Whenever the narcissist does experience emotions – rage, envy, sadness, craving, dependence – he lives to regret it. The narcissist’s emotions are invariably negative and frequently result in self-defeat and self-destruction. Gradually, the narcissist learns to withdraw ever deeper, to disengage ever more thoroughly, to numb and deaden himself, and to render himself a rigid robot-like zombie.
The narcissist's positive emotions come bundled with very negative ones. This is the outcome of frustration and the consequent transformations of aggression. This frustration is connected to the Primary Objects of the narcissist's childhood (parents and caregivers).
Instead of being provided with the unconditional love that he craved, the narcissist was subjected to totally unpredictable and inexplicable bouts of temper, rage, searing sentimentality, envy, prodding, infusion of guilt and other unhealthy parental emotions and behaviour patterns.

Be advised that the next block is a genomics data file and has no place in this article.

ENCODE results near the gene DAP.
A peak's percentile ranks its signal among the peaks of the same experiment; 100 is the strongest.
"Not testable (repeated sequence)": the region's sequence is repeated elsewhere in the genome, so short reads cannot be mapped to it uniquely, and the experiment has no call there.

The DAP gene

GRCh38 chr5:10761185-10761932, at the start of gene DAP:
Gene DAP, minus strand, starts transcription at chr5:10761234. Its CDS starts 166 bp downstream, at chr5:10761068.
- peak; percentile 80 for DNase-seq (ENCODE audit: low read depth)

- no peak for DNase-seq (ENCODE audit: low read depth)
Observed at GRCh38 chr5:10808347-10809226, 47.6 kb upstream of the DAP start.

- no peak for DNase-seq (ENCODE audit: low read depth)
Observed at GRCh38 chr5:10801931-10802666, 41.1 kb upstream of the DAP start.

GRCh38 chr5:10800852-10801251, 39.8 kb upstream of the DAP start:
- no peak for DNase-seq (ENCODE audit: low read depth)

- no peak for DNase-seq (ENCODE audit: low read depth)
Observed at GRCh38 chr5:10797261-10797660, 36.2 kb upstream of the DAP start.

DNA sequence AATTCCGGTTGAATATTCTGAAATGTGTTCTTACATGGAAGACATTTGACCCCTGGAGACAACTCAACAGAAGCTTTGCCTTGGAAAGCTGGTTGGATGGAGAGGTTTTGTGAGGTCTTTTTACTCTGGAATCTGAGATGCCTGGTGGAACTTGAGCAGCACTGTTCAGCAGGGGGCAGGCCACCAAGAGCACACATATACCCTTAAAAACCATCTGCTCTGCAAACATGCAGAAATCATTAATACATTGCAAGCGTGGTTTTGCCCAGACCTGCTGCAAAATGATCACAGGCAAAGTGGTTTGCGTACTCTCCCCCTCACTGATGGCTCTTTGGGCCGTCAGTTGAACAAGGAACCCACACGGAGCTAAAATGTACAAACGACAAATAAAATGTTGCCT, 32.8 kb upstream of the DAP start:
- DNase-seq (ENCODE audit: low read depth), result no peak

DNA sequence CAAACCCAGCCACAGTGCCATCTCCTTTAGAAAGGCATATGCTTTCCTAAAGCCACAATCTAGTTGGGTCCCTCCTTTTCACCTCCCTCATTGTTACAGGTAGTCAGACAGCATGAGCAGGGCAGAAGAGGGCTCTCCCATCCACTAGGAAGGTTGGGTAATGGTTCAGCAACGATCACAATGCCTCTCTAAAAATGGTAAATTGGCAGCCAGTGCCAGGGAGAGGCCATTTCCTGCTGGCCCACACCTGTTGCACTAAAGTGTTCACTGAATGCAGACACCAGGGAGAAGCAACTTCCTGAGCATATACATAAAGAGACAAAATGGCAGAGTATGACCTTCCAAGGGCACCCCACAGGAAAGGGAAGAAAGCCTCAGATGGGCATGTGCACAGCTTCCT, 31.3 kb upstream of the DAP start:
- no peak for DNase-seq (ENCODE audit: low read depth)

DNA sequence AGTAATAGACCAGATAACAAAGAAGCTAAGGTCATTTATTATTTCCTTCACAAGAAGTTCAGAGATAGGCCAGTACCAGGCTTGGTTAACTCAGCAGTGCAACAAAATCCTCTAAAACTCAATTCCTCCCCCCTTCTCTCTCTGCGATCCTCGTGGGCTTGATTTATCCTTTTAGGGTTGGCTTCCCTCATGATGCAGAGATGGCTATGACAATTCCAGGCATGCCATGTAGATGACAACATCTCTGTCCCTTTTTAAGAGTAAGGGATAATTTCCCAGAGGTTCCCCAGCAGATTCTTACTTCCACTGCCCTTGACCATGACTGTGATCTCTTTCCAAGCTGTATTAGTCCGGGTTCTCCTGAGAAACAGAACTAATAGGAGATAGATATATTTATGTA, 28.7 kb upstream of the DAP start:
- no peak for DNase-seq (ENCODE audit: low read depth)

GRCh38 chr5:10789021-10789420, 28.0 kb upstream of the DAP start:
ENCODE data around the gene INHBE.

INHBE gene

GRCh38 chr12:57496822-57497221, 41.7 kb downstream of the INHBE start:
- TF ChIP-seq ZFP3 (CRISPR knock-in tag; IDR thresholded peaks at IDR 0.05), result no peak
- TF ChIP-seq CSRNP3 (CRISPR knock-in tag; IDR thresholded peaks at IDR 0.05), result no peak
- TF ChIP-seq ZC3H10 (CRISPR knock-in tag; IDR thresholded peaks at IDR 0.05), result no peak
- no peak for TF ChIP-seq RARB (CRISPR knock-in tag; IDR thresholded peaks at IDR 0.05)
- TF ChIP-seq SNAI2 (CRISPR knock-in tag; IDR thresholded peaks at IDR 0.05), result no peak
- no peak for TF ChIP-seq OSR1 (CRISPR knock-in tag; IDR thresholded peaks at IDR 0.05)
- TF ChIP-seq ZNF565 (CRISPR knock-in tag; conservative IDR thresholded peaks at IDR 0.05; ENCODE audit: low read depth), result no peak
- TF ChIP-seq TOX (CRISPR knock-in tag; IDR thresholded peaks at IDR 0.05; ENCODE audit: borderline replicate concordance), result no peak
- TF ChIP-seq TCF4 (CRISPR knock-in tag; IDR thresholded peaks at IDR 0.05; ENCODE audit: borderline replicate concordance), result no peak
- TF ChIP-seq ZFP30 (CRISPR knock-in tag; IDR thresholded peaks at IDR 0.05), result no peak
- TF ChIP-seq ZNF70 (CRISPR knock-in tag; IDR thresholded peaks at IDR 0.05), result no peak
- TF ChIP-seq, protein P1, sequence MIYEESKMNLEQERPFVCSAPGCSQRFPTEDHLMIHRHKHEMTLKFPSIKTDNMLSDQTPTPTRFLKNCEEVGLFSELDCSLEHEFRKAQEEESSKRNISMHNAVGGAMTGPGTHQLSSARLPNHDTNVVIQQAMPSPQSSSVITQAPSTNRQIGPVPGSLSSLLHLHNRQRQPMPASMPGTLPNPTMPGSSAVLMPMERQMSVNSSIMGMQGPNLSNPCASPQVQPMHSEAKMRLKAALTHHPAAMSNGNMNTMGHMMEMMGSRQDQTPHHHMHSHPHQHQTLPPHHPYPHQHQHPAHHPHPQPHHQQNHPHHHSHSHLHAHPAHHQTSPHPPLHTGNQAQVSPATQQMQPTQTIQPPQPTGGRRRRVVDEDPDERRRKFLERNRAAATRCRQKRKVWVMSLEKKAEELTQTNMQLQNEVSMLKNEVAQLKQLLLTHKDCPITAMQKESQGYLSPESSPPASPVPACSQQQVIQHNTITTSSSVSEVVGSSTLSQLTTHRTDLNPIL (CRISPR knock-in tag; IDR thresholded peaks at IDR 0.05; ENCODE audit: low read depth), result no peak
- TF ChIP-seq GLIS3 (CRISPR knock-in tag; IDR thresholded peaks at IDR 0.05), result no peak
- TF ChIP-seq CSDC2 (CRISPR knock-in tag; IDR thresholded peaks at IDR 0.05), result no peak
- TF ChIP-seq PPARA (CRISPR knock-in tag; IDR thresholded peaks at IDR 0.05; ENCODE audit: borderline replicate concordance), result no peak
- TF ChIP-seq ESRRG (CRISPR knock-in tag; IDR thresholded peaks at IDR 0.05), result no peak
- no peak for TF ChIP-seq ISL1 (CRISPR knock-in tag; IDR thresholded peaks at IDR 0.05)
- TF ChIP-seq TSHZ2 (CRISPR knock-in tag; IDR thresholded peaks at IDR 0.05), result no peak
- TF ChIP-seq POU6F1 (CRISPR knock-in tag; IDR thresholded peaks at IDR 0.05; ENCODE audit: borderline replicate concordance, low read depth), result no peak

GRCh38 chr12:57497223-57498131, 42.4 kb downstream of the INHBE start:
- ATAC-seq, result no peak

The narcissist reacted by retreating to his private world, where he is omnipotent and omniscient and, therefore, immune to such vicious vicissitudes. He stashed his vulnerable True Self in a deep mental cellar – and outwardly presented to the world a False Self.
But bundling is far easier than unbundling. The narcissist is unable to evoke positive feelings without provoking negative ones. Gradually, he becomes phobic: afraid to feel anything, lest it be accompanied by fearsome, guilt inducing, anxiety provoking, out of control emotional complements.
He is thus reduced to experiencing dull stirrings in his soul that he identifies to himself and to others as emotions. Even these are felt only in the presence of someone or something capable of providing the narcissist with his badly needed Narcissistic Supply.